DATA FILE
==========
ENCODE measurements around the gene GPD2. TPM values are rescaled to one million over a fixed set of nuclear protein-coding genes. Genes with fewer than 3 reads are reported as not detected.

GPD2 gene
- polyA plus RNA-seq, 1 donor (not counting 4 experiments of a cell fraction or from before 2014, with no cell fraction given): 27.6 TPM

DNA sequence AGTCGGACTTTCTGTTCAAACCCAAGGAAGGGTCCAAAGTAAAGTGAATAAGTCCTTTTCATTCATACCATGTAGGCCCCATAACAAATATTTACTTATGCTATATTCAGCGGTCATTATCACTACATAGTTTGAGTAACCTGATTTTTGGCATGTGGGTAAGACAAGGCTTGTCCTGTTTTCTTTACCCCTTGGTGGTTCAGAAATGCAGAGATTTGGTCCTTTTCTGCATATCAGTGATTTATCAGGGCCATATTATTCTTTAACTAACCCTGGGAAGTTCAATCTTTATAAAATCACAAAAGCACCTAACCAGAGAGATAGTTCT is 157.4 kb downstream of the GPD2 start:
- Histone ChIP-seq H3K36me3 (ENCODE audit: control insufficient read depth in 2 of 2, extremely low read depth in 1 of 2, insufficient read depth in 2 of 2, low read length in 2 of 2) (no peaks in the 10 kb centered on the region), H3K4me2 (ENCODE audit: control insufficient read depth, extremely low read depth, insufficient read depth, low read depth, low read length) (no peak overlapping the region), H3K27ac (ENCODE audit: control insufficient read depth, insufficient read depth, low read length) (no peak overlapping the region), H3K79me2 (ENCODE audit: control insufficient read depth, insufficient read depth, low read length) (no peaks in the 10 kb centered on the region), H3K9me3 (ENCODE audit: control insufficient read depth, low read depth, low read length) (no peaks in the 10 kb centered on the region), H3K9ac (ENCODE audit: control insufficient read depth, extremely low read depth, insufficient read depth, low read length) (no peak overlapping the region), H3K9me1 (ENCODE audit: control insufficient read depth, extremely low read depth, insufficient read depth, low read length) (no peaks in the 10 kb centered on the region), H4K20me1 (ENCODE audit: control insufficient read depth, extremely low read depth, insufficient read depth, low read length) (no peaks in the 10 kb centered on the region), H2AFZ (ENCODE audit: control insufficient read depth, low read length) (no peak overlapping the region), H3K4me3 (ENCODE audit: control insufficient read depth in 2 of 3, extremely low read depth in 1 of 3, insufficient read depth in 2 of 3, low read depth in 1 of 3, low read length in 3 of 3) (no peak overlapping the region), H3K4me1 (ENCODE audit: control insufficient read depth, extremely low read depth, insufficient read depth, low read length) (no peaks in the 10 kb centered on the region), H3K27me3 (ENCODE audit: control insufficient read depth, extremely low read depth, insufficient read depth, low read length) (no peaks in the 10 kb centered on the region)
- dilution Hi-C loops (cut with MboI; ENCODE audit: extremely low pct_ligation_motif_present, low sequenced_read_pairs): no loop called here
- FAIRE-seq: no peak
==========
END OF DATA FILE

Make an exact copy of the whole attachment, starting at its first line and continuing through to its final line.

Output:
ENCODE measurements around the gene GPD2. TPM values are rescaled to one million over a fixed set of nuclear protein-coding genes. Genes with fewer than 3 reads are reported as not detected.

GPD2 gene
- polyA plus RNA-seq, 1 donor (not counting 4 experiments of a cell fraction or from before 2014, with no cell fraction given): 27.6 TPM

DNA sequence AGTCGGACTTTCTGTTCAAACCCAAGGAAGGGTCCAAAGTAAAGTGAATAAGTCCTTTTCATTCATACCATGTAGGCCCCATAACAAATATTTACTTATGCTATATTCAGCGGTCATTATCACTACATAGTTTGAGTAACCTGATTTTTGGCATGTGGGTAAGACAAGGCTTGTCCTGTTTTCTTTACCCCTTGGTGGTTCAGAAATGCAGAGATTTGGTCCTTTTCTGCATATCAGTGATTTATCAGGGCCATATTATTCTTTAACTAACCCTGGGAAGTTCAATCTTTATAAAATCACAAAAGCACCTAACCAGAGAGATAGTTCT is 157.4 kb downstream of the GPD2 start:
- Histone ChIP-seq H3K36me3 (ENCODE audit: control insufficient read depth in 2 of 2, extremely low read depth in 1 of 2, insufficient read depth in 2 of 2, low read length in 2 of 2) (no peaks in the 10 kb centered on the region), H3K4me2 (ENCODE audit: control insufficient read depth, extremely low read depth, insufficient read depth, low read depth, low read length) (no peak overlapping the region), H3K27ac (ENCODE audit: control insufficient read depth, insufficient read depth, low read length) (no peak overlapping the region), H3K79me2 (ENCODE audit: control insufficient read depth, insufficient read depth, low read length) (no peaks in the 10 kb centered on the region), H3K9me3 (ENCODE audit: control insufficient read depth, low read depth, low read length) (no peaks in the 10 kb centered on the region), H3K9ac (ENCODE audit: control insufficient read depth, extremely low read depth, insufficient read depth, low read length) (no peak overlapping the region), H3K9me1 (ENCODE audit: control insufficient read depth, extremely low read depth, insufficient read depth, low read length) (no peaks in the 10 kb centered on the region), H4K20me1 (ENCODE audit: control insufficient read depth, extremely low read depth, insufficient read depth, low read length) (no peaks in the 10 kb centered on the region), H2AFZ (ENCODE audit: control insufficient read depth, low read length) (no peak overlapping the region), H3K4me3 (ENCODE audit: control insufficient read depth in 2 of 3, extremely low read depth in 1 of 3, insufficient read depth in 2 of 3, low read depth in 1 of 3, low read length in 3 of 3) (no peak overlapping the region), H3K4me1 (ENCODE audit: control insufficient read depth, extremely low read depth, insufficient read depth, low read length) (no peaks in the 10 kb centered on the region), H3K27me3 (ENCODE audit: control insufficient read depth, extremely low read depth, insufficient read depth, low read length) (no peaks in the 10 kb centered on the region)
- dilution Hi-C loops (cut with MboI; ENCODE audit: extremely low pct_ligation_motif_present, low sequenced_read_pairs): no loop called here
- FAIRE-seq: no peak